Balmorhea Lake, an irrigation tank also called Lower Parks Reservoir, is located three miles southeast of Balmorhea in southern Reeves County (at 30°58' N, 103°44' W). The surrounding steep to gentle slopes are generally surfaced by reddish-brown to brown sands, clay loams, and clays that support scrub brush and sparse grasses. The lake was built near the prolific San Solomon Springs, which had a reported flow of twenty-two million gallons daily. In 1583 the entrada of Antonio de Espejo stopped at the spring when Jumano Indians guided the Spaniards up the Toyah valley. Dr. John S. Ford passed through the Toyah valley in 1849 and noted productive land along its banks. Madera Valley, near the reservoir, was farmed by prehistoric Indians and Hispanic settlers. After Fort Davis was reoccupied by the army at the end of the Civil War, a lucrative market opened for the grains, vegetables, and cattle of these farmers, who irrigated their fields from San Solomon Springs. In 1909 the Toyah Valley Irrigation Company was organized to supervise water use of the area. By 1915 Reeves County Water Improvement District No. 1 had acquired the water rights and built Balmorhea Lake and Dam. Construction began on the earthfill dam in 1916 and was completed in 1917. The lake surface covers 573 acres, and its capacity is 6,350 acre-feet of water. Sandia Creek feeds into the reservoir from the northeast, and Kountz Draw empties into it from the south. Runoff from Toyah Creek comes into Balmorhea Lake from Madera Diversion Dam and its canals. Surplus water from Phantom Lake Canal, which is supplied by several springs, is stored in Balmorhea Lake until it is needed for irrigation.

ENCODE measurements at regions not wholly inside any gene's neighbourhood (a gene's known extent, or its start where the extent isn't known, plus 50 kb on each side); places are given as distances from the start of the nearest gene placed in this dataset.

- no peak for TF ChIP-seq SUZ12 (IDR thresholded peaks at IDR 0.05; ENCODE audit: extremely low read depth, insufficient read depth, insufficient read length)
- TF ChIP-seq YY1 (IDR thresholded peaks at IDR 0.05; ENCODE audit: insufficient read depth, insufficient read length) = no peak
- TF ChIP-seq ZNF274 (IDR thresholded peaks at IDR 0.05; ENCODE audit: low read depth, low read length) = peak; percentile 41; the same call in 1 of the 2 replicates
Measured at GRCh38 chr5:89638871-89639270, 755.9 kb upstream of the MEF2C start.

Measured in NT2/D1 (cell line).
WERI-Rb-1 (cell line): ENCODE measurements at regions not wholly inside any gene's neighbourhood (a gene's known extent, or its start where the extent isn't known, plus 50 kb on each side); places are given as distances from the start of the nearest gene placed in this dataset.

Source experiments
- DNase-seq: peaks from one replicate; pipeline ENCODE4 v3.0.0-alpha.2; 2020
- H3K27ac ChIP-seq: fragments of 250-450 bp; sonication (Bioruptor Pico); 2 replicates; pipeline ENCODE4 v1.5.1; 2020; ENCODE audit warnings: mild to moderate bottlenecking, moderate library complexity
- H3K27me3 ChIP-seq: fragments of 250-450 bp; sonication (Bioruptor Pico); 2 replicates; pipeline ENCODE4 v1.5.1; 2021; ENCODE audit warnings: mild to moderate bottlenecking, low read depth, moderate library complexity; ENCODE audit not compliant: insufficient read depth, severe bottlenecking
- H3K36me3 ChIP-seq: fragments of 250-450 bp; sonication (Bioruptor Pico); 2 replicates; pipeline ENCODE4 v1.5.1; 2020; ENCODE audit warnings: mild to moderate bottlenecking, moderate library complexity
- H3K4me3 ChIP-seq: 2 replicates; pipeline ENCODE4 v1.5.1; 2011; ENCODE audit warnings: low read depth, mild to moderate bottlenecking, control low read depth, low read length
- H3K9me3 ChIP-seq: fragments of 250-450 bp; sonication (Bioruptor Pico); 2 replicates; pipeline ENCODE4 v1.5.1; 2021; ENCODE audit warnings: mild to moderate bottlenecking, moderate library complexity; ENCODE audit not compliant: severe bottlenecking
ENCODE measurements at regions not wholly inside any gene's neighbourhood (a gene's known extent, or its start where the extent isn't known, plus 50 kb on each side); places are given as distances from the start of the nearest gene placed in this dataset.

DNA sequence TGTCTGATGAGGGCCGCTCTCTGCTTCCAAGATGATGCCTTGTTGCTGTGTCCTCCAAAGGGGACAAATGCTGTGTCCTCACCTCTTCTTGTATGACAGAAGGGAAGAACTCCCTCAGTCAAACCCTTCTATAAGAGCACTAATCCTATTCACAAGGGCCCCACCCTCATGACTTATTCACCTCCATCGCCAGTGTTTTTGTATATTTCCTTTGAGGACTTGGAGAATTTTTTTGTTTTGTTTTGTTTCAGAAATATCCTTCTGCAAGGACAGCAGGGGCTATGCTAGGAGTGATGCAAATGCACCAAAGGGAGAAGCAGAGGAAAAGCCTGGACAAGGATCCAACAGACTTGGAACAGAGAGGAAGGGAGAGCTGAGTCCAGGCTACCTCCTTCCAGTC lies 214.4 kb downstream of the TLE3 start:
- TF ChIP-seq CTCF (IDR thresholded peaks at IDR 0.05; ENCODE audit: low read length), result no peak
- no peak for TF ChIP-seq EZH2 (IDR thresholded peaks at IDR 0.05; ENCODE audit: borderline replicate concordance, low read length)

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Alton Hughes, Pecos: A History of the Pioneer West (Seagraves, Texas: Pioneer, 1978). Roy L. Swift and Leavitt Corning, Jr., Three Roads to Chihuahua (Austin: Eakin Press, 1988). Del Weniger, The Explorers' Texas (Austin: Eakin Press, 1984).
The following, adapted from the Chicago Manual of Style, 15th edition, is the preferred citation for this entry.
Handbook of Texas Online,
accessed May 29, 2022,
Published by the Texas State Historical Association.
Original Publication Date:
November 1, 1994